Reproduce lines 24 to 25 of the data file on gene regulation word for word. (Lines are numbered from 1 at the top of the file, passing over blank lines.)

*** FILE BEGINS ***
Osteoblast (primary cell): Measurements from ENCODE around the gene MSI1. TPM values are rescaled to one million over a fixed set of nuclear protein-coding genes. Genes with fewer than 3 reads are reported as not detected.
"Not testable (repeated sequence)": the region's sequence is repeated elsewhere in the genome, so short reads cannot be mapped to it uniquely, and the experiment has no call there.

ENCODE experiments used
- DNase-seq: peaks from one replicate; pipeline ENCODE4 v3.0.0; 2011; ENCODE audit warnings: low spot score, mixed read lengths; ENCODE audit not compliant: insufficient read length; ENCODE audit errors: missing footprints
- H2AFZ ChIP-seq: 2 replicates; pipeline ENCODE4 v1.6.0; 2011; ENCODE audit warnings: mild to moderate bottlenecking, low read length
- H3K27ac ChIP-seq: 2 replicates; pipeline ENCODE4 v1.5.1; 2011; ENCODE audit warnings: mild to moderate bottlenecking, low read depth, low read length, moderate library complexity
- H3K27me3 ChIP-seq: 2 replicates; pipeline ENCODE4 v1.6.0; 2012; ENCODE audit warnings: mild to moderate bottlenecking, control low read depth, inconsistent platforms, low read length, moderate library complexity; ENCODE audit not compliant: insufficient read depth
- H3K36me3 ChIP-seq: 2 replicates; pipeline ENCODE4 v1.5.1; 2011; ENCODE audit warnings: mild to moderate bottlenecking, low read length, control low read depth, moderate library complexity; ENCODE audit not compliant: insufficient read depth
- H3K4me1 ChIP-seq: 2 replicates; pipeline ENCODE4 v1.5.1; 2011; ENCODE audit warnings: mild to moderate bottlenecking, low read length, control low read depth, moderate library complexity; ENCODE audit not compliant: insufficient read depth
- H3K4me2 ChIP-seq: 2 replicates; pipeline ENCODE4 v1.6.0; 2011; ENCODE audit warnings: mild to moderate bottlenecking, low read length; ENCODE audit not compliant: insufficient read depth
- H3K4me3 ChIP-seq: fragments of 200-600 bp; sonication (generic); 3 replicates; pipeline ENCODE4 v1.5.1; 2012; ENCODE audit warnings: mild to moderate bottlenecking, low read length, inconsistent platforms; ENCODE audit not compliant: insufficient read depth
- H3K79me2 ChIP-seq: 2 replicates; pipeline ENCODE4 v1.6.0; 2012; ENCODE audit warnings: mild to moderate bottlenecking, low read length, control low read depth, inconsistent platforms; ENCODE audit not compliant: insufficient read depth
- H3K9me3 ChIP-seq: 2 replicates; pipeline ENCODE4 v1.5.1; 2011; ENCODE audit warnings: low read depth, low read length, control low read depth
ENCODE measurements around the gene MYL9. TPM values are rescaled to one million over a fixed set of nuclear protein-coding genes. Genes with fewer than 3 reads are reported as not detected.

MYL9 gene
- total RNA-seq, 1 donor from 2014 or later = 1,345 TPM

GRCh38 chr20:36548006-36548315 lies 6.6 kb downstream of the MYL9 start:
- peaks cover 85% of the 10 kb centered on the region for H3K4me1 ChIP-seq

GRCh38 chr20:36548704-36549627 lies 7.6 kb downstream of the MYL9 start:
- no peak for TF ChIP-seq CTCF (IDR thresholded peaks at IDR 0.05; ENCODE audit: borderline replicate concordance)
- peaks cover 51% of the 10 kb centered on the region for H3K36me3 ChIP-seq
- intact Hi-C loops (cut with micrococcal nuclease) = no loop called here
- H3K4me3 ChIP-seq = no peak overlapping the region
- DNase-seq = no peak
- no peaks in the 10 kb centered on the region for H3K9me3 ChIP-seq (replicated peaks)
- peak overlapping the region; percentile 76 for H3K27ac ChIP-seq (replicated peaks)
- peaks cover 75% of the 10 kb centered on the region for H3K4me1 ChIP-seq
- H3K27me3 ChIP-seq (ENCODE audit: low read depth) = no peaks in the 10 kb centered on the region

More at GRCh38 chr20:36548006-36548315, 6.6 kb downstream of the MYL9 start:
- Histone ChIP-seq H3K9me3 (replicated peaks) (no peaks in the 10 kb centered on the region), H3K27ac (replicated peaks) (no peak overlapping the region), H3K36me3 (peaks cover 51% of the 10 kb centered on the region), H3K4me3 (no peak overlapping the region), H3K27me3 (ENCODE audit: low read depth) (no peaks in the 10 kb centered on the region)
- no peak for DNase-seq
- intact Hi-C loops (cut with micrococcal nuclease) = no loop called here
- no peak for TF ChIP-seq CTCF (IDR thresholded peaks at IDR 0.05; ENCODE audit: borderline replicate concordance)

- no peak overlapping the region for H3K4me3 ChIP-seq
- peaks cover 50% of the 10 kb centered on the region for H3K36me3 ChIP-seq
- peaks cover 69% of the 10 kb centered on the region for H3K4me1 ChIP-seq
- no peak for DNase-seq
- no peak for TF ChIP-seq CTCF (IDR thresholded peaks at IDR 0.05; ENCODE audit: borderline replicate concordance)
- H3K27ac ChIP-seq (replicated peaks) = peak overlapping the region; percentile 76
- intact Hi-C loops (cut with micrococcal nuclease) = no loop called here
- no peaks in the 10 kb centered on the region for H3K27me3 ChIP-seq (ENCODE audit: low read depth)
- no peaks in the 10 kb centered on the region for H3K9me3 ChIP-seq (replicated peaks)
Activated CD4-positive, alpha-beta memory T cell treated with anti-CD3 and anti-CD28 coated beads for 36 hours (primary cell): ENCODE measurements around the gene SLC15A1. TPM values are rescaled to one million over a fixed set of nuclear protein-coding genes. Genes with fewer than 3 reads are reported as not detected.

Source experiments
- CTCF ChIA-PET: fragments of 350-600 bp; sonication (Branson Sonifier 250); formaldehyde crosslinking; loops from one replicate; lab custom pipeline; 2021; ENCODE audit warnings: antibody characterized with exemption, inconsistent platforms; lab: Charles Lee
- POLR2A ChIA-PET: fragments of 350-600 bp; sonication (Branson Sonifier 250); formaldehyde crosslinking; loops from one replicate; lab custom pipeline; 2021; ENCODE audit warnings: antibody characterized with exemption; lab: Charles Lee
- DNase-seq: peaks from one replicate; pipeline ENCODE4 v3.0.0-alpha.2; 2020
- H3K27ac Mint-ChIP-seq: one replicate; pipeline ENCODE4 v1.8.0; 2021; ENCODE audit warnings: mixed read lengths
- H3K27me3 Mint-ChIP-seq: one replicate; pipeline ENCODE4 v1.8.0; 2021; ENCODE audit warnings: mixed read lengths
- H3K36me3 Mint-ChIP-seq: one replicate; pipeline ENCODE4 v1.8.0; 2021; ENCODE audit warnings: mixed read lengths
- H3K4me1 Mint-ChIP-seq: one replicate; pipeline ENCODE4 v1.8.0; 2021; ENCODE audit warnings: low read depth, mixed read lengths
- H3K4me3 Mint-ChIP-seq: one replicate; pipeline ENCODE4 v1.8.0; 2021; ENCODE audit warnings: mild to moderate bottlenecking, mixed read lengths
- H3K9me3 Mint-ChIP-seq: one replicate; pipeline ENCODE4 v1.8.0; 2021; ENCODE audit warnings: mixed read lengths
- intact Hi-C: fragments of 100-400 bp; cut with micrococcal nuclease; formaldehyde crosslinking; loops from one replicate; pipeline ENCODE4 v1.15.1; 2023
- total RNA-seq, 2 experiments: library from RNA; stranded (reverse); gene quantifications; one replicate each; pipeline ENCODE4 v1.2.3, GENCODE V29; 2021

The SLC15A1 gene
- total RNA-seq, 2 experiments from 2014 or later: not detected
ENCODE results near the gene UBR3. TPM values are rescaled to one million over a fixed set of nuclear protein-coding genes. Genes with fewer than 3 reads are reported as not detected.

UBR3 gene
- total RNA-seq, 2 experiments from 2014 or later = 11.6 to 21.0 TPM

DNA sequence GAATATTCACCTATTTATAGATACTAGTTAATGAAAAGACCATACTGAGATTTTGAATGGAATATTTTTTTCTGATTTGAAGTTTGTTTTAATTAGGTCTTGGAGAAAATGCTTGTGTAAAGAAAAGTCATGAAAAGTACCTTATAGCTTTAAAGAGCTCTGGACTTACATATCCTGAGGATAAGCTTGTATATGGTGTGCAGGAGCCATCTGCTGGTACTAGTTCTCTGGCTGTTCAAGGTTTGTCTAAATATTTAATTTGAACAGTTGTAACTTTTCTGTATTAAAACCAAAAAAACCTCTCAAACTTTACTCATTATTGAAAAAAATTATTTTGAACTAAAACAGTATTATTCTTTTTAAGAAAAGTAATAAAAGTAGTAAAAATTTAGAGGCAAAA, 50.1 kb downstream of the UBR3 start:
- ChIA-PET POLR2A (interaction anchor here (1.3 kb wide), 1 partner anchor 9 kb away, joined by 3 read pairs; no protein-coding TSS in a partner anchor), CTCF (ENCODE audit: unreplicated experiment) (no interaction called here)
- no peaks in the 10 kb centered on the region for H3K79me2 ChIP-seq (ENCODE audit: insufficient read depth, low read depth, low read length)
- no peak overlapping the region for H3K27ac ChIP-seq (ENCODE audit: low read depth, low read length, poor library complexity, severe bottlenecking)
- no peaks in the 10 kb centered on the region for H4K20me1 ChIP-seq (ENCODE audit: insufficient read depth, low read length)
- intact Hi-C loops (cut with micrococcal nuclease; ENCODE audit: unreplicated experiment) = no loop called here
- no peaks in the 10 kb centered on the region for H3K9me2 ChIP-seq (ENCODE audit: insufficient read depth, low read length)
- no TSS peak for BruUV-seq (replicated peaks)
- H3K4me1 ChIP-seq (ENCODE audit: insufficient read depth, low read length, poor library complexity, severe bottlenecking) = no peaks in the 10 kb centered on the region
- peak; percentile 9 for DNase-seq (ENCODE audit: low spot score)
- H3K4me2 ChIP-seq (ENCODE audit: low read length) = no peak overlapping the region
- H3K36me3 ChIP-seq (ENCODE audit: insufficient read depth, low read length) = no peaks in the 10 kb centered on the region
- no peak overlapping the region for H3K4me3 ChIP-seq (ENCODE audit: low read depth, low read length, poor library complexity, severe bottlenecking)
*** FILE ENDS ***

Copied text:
- DNase-seq = no peak
- no peaks in the 10 kb centered on the region for H3K9me3 ChIP-seq (replicated peaks)